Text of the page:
Belvedere Jehosophat - Thursday, 31 July 2003
prescript: the horror express review was cruelly excised much like an employer would do to a redundant staff member because it was deemed to be of low standards.
The first time I heard any Prefuse 73 was when he (it's one guy (Scott Herren), not a band) released an album called Vocal Studies and Uprock Narratives. I'd never heard of Prefuse 73 before; I was just drawn to the album cover, which looks like this:
Anyhoo, what I heard that day was so bad I was convinced that the CD player and headphones were broken; it sounded like the CD was skipping.
Listen: what Herren does is sample music—on a sampler, no less—and then combines it all, collage-style, to create hip hop-ish/glitch beats.
However, the first listen to a Prefuse 73 record sounds like a barrage of nonsense, garbage. After several listens the music starts to shine through and it all comes together, much like a crappy Beatles song.
The new album, One Word Extinguisher, is similar in execution to Vocal Studies; it's another collage-style mess. However, unlike the first, the little interludes between songs are actually separated into different tracks. It kind of reminded me of Geogaddi by Boards of Canada, another album in which interludes separated the songs.
Someone had told me that the new album was more straightforward than the previous one. This is somewhat true. I'm more of the opinion that the new album has more of a "pop" feel, which is pretty ridiculous given it often jarring impact.
One Word Extinguisher also features some pretty heavy-duty collaborations. Well, to be honest, I've only actually heard of one of them, the marvelous Mr. Lif, who provides a little rap. Unfortunately, the Mr. Lif song is very short—so short, in fact, that I would almost consider it to be an interlude.
The CD also features a rap from a guy called Diverse and some vocals from a woman called Jenny Vasquez. The other collaborations, (Dabrye, Daedelus and Tommy Guerrero), get credits for helping with the music.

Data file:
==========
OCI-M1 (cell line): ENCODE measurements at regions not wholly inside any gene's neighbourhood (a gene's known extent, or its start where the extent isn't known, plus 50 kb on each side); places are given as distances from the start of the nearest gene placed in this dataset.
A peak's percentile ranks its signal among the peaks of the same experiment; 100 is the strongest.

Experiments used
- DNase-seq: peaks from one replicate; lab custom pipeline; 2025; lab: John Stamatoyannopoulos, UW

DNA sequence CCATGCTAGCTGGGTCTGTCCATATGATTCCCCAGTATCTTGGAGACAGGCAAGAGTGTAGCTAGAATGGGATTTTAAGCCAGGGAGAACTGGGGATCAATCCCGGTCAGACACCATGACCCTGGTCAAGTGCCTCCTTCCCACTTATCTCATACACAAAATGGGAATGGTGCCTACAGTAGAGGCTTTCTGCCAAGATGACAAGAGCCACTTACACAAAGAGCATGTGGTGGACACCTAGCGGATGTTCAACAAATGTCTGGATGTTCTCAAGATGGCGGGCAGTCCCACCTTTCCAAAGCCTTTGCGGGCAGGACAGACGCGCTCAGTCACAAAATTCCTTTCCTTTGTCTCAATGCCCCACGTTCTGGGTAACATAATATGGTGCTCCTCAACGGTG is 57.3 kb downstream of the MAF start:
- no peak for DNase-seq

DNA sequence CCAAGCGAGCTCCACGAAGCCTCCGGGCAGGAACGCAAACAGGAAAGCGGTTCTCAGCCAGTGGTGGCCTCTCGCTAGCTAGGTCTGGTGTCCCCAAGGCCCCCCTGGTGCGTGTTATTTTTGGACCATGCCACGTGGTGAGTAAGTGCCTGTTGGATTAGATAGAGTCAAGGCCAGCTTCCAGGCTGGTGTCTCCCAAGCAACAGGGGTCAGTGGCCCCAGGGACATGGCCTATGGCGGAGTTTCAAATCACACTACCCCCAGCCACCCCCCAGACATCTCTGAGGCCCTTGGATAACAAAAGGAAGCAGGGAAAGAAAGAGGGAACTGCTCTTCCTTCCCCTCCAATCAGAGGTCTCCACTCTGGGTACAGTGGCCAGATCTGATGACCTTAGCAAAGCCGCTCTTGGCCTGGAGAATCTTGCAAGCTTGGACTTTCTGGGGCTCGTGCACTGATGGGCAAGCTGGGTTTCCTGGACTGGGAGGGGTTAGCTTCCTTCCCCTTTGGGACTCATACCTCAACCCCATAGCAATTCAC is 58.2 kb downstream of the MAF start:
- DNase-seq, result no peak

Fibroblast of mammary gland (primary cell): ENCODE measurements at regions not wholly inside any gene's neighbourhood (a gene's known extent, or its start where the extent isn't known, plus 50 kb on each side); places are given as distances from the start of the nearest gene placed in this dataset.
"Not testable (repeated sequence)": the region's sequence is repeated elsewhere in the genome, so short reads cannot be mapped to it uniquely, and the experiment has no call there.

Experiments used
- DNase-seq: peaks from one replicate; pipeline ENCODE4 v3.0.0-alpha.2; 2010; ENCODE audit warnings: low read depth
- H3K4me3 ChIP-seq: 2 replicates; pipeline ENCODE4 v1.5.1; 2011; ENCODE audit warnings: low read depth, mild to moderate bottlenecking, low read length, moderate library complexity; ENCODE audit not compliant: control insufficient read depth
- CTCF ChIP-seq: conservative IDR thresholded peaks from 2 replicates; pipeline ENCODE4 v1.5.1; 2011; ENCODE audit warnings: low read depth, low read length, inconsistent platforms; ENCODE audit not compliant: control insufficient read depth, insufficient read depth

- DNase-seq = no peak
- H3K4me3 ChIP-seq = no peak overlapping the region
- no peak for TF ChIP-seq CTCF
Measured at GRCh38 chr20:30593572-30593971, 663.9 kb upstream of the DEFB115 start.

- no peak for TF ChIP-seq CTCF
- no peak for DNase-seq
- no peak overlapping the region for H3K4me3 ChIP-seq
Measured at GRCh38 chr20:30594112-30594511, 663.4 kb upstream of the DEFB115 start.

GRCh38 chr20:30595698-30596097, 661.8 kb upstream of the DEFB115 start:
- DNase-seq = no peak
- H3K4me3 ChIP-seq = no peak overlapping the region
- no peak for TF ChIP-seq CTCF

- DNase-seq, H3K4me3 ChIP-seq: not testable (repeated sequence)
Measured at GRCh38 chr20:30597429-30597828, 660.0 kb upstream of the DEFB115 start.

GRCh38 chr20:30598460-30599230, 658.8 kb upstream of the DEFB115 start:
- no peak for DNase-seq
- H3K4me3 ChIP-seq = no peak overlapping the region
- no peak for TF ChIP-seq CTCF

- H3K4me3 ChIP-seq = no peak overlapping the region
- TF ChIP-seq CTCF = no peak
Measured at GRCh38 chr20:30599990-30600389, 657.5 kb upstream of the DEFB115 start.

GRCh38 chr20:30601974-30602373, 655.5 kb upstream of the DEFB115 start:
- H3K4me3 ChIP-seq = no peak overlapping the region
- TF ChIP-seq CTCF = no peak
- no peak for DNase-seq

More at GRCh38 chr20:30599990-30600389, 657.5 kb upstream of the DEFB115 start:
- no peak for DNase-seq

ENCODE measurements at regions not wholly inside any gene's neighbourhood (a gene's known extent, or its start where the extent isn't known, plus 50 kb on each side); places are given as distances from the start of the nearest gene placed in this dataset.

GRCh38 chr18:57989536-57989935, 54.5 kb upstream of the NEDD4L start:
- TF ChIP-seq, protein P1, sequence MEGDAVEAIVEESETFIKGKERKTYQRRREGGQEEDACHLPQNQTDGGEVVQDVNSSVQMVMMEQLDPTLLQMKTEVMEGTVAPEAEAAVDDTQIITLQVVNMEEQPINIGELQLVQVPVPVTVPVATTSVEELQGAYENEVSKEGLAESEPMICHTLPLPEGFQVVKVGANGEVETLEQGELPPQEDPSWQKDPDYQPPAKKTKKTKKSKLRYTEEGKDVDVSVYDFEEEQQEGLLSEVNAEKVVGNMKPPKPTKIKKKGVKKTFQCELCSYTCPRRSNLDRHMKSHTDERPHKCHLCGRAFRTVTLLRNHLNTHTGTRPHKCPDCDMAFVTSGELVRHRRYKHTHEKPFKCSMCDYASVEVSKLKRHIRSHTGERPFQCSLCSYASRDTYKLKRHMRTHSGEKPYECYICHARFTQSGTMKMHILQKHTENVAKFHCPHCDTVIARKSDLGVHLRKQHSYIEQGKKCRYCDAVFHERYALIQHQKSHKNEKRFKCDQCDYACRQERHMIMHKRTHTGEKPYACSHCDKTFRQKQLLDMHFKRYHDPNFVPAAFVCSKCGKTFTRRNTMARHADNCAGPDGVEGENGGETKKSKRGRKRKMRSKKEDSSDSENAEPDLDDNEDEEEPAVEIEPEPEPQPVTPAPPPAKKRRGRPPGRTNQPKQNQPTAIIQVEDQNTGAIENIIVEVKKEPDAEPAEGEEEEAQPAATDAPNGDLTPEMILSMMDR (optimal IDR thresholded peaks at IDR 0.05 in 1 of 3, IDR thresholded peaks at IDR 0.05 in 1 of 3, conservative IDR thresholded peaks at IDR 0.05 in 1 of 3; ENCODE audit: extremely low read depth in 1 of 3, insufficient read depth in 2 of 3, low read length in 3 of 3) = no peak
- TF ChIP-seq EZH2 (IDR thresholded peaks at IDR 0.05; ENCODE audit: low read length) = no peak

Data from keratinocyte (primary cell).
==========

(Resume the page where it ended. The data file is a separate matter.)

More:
The problem with Prefuse 73 albums, which isn't really a problem at all, is that the songs, at first, have a very fleeting feel. As soon as a song has ended you won't be able to remember exactly what it sounded like; the music is just too complicated—cacophonous, even.
I guess that while it does make the album more difficult to get into it also gives it more value for money, if, indeed, value for money is what you are looking for in music.
I just finished listening to the album now and if I were to listen to it again I can guarantee you that there will be bits that I will swear to never having heard before.
As it stands, One Word Extinguisher, is an amazing little CD. Well worth getting if you happen to be a fan of hip hop beats but still like your music to be a little more experimental.
Prefuse 73 is currently touring Australia; I will be seeing him this Friday. Hopefully the concert will be as good as the CD.
postscript: this cd could be afforded because i now have a full-time job. working for a living is a cunt.
Incidentally, the new album cover looks like this: